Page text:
Saturday, February 28, 2009

as february fades


It's a quiet Saturday morning, the last day of February, 35 degrees and cloudy. Outside my windows, the rows and rows of winter trees in their modulated greys still calmly span the view and cool the light. Inside, as I gather the day's table setting, white dinner plates and linens retain their crispness like fresh snow, although we've barely had a taste of it this year. That may change this weekend.

The old silver glints shyly in the dim daylight. It patiently awaits the glow of evening candlelight to warm it up. Meanwhile, with quiet reserve, the morning notes the slow and solemn fading of winter. In anticipation, the embroidered flowers on the linens, the raised floral design on the silverware, the embossed leaf design on the plates I've gathered hint gently that spring will soon come and splay its bouncing light across their surfaces. Soon, soon.

Monday, February 23, 2009

recalibrating to create


When my friend Carol called this morning to tell me about changing an aspect of her schedule, hoping to open it for more unforced creativity and maybe a little time to sleep, I was happy for her -- and for the interruption.  I'd been drudging away on some business records when she called. They still need finishing.  But her contagious idea gave me an excuse to think about the importance of unforced creativity in restoring our equilibrium.  And choosing which parts of our success to foster for our own good.

Immediately I remembered seeing this TED video of Elizabeth Gilbert, author of Eat, Pray, Love, who suggests that artists need to recalibrate regularly so as to not be undone by our artistry, our success, our weighty "emotional constructs" of expectation -- and to be available to that "source" that can brush up against us only when we're open and we've shown up ready for the job.  

Then I recalled puzzling through a similar conversation a couple weeks ago with Leslie, emailing back and forth about how to get oneself into that place where being creative can transcend the routine.   Like Elizabeth Gilbert, Joseph Campbell (Power of Myth, professor at Sarah Lawrence College, coined the phrase "Follow Your Bliss") also espoused the idea of artists occasionally reaching/existing on a metaphysical plane where one's soul listens to a voice other than one's own while creating.  My version of that feeling happens when I produce a painting that takes on its own momentum, not waiting for my direction (and it requires trust to let go).  That doesn't mean I give up my skills but that I let them service a larger energy. Unfortunately, I can't control the arrival of that blissful state, but I certainly value it when I recognize it.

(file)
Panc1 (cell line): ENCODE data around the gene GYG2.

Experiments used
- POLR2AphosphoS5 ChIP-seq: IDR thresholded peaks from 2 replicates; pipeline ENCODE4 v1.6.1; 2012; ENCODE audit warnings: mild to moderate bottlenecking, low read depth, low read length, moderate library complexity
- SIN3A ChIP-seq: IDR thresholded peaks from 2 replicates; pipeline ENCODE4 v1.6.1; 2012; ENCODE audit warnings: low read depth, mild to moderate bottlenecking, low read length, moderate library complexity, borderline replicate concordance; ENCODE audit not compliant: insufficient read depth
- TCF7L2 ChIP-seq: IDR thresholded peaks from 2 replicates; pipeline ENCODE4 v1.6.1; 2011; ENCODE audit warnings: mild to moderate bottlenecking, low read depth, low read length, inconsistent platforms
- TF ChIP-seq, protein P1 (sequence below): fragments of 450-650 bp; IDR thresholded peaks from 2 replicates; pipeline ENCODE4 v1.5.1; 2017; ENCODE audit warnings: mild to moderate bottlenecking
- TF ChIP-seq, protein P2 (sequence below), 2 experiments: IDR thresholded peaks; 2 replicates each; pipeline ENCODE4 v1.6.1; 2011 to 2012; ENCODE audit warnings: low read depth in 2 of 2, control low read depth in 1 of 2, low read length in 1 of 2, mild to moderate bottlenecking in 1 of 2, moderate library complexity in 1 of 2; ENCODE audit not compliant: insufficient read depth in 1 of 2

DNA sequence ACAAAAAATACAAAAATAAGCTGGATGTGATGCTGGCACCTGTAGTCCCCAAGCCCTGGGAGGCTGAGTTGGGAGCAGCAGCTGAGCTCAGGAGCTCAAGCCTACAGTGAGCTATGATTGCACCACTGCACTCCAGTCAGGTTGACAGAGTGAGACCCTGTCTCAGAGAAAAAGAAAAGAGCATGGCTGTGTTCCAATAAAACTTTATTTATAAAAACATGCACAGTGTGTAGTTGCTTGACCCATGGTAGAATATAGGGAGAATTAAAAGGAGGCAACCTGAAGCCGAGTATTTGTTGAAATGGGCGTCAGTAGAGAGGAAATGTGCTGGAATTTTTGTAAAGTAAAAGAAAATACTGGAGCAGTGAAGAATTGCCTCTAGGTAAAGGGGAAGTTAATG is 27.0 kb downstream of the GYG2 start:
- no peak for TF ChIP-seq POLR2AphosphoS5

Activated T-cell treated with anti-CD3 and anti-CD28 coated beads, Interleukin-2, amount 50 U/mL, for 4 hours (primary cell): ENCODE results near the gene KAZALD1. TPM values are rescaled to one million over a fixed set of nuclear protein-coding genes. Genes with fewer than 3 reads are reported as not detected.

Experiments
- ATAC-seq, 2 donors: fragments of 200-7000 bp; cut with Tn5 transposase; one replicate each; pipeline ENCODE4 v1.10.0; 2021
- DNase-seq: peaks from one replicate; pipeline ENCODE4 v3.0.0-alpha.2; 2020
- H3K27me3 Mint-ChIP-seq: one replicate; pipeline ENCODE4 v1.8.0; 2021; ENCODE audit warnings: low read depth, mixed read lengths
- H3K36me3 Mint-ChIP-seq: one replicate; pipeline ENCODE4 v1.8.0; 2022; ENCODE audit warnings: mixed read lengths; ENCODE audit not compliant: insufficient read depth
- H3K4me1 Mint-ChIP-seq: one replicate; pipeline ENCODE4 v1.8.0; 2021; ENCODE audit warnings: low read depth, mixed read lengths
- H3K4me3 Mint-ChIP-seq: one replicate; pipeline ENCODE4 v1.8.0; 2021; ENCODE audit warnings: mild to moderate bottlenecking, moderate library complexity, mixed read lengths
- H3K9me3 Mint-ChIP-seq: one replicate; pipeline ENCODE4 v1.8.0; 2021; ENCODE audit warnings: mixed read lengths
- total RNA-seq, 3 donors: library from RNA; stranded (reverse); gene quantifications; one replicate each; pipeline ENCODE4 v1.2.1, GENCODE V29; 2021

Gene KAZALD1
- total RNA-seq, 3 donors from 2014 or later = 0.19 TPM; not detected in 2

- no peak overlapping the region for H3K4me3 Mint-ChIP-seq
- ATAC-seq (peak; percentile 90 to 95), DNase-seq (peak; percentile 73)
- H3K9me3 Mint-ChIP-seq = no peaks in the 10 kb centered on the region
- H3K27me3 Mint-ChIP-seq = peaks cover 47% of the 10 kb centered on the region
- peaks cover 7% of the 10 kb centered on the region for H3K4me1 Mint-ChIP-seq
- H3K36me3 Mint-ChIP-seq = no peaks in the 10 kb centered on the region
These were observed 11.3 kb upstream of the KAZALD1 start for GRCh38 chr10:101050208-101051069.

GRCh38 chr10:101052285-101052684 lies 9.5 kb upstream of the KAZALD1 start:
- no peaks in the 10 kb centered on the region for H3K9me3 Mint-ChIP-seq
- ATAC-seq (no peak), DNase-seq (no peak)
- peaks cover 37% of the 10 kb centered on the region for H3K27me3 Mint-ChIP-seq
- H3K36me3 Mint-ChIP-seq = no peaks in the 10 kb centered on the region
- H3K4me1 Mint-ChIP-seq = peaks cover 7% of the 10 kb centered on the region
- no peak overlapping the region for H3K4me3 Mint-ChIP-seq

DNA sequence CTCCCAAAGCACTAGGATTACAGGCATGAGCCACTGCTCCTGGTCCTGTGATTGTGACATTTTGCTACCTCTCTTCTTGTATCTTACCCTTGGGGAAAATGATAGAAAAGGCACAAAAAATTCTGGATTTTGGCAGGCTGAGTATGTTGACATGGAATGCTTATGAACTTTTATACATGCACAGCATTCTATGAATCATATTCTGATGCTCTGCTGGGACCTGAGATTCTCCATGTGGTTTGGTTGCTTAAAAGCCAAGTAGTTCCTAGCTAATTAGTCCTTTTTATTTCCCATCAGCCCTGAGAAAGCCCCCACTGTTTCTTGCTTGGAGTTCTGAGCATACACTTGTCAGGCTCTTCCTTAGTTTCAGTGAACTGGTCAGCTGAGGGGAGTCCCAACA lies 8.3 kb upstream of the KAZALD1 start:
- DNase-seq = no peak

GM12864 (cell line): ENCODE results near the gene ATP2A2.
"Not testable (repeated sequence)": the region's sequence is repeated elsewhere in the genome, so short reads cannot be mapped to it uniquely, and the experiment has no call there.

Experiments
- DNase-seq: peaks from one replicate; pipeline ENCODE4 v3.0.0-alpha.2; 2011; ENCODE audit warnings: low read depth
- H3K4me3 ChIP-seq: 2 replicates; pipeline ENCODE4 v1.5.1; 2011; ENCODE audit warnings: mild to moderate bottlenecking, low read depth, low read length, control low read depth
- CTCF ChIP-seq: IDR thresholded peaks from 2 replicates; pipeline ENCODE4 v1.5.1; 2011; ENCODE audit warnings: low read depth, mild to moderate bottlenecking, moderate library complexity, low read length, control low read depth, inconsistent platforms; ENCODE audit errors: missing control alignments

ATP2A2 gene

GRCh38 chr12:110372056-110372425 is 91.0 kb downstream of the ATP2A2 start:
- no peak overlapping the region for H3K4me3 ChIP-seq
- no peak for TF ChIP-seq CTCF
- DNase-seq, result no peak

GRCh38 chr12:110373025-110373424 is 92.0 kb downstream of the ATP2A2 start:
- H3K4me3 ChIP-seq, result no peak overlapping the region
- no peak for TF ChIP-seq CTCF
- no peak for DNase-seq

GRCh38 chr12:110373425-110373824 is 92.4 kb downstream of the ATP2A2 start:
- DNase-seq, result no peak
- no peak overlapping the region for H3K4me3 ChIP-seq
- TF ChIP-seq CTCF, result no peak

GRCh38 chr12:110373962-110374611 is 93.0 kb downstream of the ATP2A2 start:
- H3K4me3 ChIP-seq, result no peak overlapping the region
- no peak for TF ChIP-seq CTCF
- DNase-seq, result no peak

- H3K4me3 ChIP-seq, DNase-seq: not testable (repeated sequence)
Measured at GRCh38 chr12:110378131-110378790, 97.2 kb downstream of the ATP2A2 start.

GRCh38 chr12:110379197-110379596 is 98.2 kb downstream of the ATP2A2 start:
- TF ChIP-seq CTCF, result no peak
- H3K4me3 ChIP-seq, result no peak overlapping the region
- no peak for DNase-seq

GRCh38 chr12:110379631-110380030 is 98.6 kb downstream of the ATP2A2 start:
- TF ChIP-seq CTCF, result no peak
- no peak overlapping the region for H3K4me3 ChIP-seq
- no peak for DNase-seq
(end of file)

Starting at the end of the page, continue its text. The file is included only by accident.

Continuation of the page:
Like so many artists, do you also wrestle with this delicate issue of how to stay creative, how to find time and energy to show up ready for the job?  Well, if you are like most of us, here's to recalibrating your creative energies and to finding your bliss!


Friday, February 06, 2009

anna griffin valentine retro layout


After a short break for the holidays, we're getting back on track with our monthly Anna Griffin layout class at Scrapbooks Plus in Chantilly. In March, we'll be using the new and eclectic Anna Griffin papers debuted last week at CHA in CA.

But for February's class, we are mixing it up with papers from last year, the year before, and way back. Since too many current papers were out of stock at the end of this release year, I decided at the last minute to have fun making a two-page layout with an old-fashioned feeling based on much earlier AG papers. For this Valentine month, one page features a Scandinavian woven heart pocket centered on a bed of pleated ruffles; larger photos slip into the pocket. The accompanying page arranges smaller photos within scalloped frames.

Class is scheduled for Sunday, February 15, at 10 a.m. You can call Scrapbooks Plus to sign up. Sure hope to see you there!

After-class edit: If you would like more photos of my layout, see below. :)